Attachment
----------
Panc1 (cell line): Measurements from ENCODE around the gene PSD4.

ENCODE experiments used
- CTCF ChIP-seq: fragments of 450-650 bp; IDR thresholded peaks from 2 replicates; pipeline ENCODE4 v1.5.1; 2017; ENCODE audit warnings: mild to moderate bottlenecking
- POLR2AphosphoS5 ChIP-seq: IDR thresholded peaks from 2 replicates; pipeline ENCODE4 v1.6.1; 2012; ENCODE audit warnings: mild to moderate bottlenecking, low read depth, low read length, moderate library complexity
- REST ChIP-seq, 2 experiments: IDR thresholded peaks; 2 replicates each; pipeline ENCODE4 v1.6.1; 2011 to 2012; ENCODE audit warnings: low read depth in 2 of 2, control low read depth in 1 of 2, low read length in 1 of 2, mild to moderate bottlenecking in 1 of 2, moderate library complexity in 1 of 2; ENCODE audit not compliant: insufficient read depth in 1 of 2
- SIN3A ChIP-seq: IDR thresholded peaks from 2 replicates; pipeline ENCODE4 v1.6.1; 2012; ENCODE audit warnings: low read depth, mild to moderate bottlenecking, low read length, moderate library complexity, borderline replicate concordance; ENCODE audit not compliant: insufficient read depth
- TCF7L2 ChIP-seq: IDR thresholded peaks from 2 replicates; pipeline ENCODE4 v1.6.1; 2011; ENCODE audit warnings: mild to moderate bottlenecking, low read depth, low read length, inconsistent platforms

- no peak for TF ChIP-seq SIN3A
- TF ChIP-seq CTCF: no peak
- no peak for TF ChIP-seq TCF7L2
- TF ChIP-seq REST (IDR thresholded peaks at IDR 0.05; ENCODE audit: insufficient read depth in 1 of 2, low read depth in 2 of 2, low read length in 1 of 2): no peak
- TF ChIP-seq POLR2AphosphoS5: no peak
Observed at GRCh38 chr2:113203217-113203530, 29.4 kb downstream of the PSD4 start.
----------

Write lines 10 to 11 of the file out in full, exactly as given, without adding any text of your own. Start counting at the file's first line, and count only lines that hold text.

- no peak for TF ChIP-seq TCF7L2
- TF ChIP-seq REST (IDR thresholded peaks at IDR 0.05; ENCODE audit: insufficient read depth in 1 of 2, low read depth in 2 of 2, low read length in 1 of 2): no peak